Review: PicoScope 2208B-MSO USB Oscilloscope

September 2, 2016 | 08:00
Review: PicoScope 2208B-MSO USB Oscilloscope
Review: PicoScope 2208B-MSO USB Oscilloscope
Pico Technology’s 2000 series USB oscilloscopes have a fine “bandwidth” both in terms of “megahertz” and cost: from the £99 10 MHz entry-level 2204A with 8 kS (kilosamples) memory and 100 MS/s sample rate, right up to the 2208B which at £909 ex VAT brings 128 MS depth and 1 GS/s sample rate. Not forgetting MSO functionality.

Pico have done a fine job by giving the little “Configure Your Scope” tool a prominent place on the 2000 series product page. Spartan as it may appear, the tool will prove very helpful if you have your requirements ready, and of course the amount of money to invest in your new USB scope. How many channels (2 or 4)?; what bandwidth (10/25/50/70/100)?; Probes included (yes/no)?; MSO or no MSO?

Four channels are only available on the MSO-less models, so the choice is either 2 channels  + MSO, or 4 channels. This choice is not available though on the entry level 2204A, which is invariably 2 channels.
This review covers the top model in the series, the 2208B MSO. Out of the box it offers:
A digital oscilloscope with 100 MHz bandwidth
  • 8-bit resolution (sampling @ 1 Gs/s);
  • a spectrum analyzer;
  • a function generator;
  • an arbitrary waveform generator;
  • a protocol decoder;
  • a 16 channel logic analyzer.

This mini ‘scope  is 130 x 90 x 20 mm and weighs about the same as two regulator tubes from a Tektronix 500 series oscilloscope. The color is now a very dark blue, and that’s a marked difference from the light blue casings seen on earlier Picoscopes, say the 3000 series, and we no longer have the rubber "bumpers" around two sides of the case. Also, the connectors are on the long side of the case. The 2200 series are truly compact instruments compared to the other models.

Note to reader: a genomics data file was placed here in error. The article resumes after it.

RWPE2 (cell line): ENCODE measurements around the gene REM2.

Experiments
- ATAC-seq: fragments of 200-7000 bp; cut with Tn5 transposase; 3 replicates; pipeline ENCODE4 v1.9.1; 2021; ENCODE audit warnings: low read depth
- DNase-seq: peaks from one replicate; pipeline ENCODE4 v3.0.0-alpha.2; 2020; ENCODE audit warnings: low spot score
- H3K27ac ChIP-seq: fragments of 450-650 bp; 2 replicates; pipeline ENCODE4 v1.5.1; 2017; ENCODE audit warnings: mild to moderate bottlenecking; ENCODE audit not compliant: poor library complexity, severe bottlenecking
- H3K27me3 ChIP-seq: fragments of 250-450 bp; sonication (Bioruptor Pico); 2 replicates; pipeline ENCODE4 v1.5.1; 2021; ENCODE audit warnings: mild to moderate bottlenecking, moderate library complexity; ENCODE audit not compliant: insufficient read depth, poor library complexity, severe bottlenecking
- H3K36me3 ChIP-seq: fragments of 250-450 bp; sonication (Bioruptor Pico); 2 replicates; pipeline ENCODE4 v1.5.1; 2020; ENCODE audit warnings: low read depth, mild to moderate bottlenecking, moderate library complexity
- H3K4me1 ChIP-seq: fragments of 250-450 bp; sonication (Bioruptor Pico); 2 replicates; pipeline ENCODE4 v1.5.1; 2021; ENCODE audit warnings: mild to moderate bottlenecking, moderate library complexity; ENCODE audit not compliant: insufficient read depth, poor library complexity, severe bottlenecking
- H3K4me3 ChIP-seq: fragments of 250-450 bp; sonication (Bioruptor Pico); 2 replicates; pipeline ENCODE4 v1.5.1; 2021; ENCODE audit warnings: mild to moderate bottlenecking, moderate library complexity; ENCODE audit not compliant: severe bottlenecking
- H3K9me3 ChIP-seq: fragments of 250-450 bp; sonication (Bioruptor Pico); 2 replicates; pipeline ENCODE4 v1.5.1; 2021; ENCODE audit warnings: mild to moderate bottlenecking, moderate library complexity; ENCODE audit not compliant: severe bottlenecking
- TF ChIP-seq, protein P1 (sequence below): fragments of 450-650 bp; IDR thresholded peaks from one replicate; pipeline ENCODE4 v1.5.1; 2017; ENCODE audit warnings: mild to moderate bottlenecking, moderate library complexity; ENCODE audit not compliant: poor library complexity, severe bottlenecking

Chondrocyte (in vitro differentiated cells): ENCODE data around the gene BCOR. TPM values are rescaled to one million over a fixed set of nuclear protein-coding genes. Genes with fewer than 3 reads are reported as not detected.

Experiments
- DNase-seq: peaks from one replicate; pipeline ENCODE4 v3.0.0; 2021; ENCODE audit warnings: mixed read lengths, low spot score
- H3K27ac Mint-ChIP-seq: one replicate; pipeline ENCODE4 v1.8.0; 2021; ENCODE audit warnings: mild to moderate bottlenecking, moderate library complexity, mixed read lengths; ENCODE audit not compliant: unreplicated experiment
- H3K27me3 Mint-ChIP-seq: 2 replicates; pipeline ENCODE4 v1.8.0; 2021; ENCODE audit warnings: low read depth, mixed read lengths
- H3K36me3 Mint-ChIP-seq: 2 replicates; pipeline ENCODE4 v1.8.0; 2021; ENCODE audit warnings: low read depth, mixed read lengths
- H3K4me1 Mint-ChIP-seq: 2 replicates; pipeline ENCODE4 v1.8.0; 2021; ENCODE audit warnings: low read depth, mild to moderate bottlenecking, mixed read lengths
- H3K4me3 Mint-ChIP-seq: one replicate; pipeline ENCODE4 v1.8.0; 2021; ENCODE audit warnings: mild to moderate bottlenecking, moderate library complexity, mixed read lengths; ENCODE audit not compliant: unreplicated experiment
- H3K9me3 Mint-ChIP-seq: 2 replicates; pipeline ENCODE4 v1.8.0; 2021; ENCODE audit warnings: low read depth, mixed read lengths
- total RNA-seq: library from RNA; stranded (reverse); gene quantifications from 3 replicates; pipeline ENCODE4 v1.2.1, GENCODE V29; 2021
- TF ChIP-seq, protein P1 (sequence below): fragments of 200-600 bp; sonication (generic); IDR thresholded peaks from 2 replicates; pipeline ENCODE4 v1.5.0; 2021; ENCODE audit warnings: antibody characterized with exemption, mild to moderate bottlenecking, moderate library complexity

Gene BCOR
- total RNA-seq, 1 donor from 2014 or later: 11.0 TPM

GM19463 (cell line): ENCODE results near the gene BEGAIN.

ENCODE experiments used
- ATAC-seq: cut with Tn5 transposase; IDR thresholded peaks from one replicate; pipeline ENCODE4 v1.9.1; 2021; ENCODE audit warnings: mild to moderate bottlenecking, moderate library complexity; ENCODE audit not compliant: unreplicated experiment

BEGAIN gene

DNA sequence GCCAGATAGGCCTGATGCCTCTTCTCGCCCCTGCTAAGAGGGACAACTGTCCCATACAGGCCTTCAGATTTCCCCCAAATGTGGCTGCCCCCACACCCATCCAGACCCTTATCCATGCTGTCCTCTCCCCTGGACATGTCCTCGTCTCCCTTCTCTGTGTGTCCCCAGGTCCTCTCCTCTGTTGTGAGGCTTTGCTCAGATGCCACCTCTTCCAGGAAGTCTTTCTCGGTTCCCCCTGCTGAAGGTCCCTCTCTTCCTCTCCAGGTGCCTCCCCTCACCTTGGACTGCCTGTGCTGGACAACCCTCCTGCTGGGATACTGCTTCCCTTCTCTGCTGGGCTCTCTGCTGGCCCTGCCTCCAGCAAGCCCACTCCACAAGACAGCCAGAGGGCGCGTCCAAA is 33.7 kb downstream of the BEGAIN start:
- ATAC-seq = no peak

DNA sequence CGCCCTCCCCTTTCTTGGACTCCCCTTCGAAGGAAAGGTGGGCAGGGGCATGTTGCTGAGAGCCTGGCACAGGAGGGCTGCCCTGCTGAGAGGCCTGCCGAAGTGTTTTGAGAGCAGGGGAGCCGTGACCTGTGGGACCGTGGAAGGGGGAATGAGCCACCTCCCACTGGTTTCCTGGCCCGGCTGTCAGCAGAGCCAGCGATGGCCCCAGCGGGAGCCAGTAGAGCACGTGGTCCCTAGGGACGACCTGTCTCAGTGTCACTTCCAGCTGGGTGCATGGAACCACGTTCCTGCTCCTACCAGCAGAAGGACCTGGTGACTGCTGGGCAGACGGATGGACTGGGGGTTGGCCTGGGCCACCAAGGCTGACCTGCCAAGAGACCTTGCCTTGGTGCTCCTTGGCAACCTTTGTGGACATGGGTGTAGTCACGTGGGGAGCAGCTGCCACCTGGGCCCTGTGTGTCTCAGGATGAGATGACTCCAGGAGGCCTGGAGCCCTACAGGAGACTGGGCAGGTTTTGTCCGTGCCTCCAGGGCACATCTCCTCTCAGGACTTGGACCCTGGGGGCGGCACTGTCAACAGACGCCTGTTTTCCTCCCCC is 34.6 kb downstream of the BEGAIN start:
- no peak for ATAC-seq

Rather than going for the highest sample or megahertz per buck as seen on many competing products, Pico Technology maintain a steady accent on product reliability and quality. That’s instantly obvious when I unpacked the box. This may the lowest-cost series of their USB scopes, but it is in no way inferior to the ‘pro’ products we all dream of having in our lab one day. The 2208B MSO scope proper comes with two type TA132 probes, a USB cable, a 20-way IDC-to-labeled-pins cable, 20 clip-on hooks, a quick start guide and a CD-ROM.

Getting started

As with most USB devices of the intelligent variety, you have to install the product software on your PC before connecting the device to free USB port.  I chose to ignore Pico’s advice to install an approved version of the software from CD-ROM and instead went for PicoScope Beta dated May 10 2016, from their website. All oscilloscopes in the 2200 series employ the same software and simply enable or disable features as determined by their hardware.  And that software is absolutely free, it even runs a kind of demo mode if you do not have the associated  ‘scope!
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